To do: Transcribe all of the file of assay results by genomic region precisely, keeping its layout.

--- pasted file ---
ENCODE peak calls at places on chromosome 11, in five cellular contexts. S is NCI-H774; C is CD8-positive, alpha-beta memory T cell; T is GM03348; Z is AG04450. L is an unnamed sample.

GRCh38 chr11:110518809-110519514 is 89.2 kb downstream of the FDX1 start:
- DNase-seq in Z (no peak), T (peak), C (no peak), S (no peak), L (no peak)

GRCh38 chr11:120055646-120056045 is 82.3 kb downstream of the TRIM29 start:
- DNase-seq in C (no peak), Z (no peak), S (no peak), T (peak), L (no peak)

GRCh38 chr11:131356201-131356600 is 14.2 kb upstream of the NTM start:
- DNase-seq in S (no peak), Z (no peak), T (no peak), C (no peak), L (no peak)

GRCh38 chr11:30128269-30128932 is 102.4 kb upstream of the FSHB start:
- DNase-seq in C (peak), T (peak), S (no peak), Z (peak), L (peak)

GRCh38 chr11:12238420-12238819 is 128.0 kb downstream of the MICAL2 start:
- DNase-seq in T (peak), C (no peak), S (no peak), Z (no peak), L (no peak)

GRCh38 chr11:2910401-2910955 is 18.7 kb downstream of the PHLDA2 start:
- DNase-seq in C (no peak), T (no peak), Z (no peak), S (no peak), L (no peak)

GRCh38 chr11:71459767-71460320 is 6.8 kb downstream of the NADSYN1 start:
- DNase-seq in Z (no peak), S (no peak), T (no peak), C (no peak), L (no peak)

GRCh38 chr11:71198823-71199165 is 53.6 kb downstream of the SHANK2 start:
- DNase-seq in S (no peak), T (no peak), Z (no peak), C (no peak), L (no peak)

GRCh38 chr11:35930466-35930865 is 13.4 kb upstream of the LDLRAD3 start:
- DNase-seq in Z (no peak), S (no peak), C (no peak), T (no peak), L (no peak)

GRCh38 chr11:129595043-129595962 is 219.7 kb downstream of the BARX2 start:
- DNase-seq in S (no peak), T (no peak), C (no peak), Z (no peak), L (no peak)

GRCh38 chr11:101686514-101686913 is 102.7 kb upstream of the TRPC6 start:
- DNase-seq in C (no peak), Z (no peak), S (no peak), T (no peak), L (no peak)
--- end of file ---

ENCODE peak calls at places on chromosome 11, in five cellular contexts. S is NCI-H774; C is CD8-positive, alpha-beta memory T cell; T is GM03348; Z is AG04450. L is an unnamed sample.

GRCh38 chr11:110518809-110519514 is 89.2 kb downstream of the FDX1 start:
- DNase-seq in Z (no peak), T (peak), C (no peak), S (no peak), L (no peak)

GRCh38 chr11:120055646-120056045 is 82.3 kb downstream of the TRIM29 start:
- DNase-seq in C (no peak), Z (no peak), S (no peak), T (peak), L (no peak)

GRCh38 chr11:131356201-131356600 is 14.2 kb upstream of the NTM start:
- DNase-seq in S (no peak), Z (no peak), T (no peak), C (no peak), L (no peak)

GRCh38 chr11:30128269-30128932 is 102.4 kb upstream of the FSHB start:
- DNase-seq in C (peak), T (peak), S (no peak), Z (peak), L (peak)

GRCh38 chr11:12238420-12238819 is 128.0 kb downstream of the MICAL2 start:
- DNase-seq in T (peak), C (no peak), S (no peak), Z (no peak), L (no peak)

GRCh38 chr11:2910401-2910955 is 18.7 kb downstream of the PHLDA2 start:
- DNase-seq in C (no peak), T (no peak), Z (no peak), S (no peak), L (no peak)

GRCh38 chr11:71459767-71460320 is 6.8 kb downstream of the NADSYN1 start:
- DNase-seq in Z (no peak), S (no peak), T (no peak), C (no peak), L (no peak)

GRCh38 chr11:71198823-71199165 is 53.6 kb downstream of the SHANK2 start:
- DNase-seq in S (no peak), T (no peak), Z (no peak), C (no peak), L (no peak)

GRCh38 chr11:35930466-35930865 is 13.4 kb upstream of the LDLRAD3 start:
- DNase-seq in Z (no peak), S (no peak), C (no peak), T (no peak), L (no peak)

GRCh38 chr11:129595043-129595962 is 219.7 kb downstream of the BARX2 start:
- DNase-seq in S (no peak), T (no peak), C (no peak), Z (no peak), L (no peak)

GRCh38 chr11:101686514-101686913 is 102.7 kb upstream of the TRPC6 start:
- DNase-seq in C (no peak), Z (no peak), S (no peak), T (no peak), L (no peak)